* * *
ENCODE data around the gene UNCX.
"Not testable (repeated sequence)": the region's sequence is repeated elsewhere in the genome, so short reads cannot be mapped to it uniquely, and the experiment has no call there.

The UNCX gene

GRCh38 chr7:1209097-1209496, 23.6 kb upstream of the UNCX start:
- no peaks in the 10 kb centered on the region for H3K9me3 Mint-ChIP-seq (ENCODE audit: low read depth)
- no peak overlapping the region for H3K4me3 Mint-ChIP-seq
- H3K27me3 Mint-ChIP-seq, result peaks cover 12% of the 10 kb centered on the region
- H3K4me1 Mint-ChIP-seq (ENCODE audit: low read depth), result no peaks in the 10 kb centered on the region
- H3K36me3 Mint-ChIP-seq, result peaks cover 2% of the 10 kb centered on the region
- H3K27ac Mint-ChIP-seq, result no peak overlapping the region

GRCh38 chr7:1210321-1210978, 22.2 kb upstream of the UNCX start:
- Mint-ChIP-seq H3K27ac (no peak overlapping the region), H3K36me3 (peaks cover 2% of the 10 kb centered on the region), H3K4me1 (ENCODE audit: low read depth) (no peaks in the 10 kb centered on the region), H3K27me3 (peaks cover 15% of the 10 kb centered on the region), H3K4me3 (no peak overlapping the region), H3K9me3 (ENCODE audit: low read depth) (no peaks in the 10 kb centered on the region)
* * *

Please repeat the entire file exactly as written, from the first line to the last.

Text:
ENCODE data around the gene UNCX.
"Not testable (repeated sequence)": the region's sequence is repeated elsewhere in the genome, so short reads cannot be mapped to it uniquely, and the experiment has no call there.

The UNCX gene

GRCh38 chr7:1209097-1209496, 23.6 kb upstream of the UNCX start:
- no peaks in the 10 kb centered on the region for H3K9me3 Mint-ChIP-seq (ENCODE audit: low read depth)
- no peak overlapping the region for H3K4me3 Mint-ChIP-seq
- H3K27me3 Mint-ChIP-seq, result peaks cover 12% of the 10 kb centered on the region
- H3K4me1 Mint-ChIP-seq (ENCODE audit: low read depth), result no peaks in the 10 kb centered on the region
- H3K36me3 Mint-ChIP-seq, result peaks cover 2% of the 10 kb centered on the region
- H3K27ac Mint-ChIP-seq, result no peak overlapping the region

GRCh38 chr7:1210321-1210978, 22.2 kb upstream of the UNCX start:
- Mint-ChIP-seq H3K27ac (no peak overlapping the region), H3K36me3 (peaks cover 2% of the 10 kb centered on the region), H3K4me1 (ENCODE audit: low read depth) (no peaks in the 10 kb centered on the region), H3K27me3 (peaks cover 15% of the 10 kb centered on the region), H3K4me3 (no peak overlapping the region), H3K9me3 (ENCODE audit: low read depth) (no peaks in the 10 kb centered on the region)